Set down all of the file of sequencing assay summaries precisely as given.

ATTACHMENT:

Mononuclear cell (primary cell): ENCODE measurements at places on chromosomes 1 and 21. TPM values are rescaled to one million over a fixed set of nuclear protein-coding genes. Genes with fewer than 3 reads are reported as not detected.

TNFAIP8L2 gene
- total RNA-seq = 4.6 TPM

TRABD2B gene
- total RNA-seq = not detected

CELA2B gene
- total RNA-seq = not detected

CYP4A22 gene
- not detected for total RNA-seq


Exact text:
Mononuclear cell (primary cell): ENCODE measurements at places on chromosomes 1 and 21. TPM values are rescaled to one million over a fixed set of nuclear protein-coding genes. Genes with fewer than 3 reads are reported as not detected.

TNFAIP8L2 gene
- total RNA-seq = 4.6 TPM

TRABD2B gene
- total RNA-seq = not detected

CELA2B gene
- total RNA-seq = not detected

CYP4A22 gene
- not detected for total RNA-seq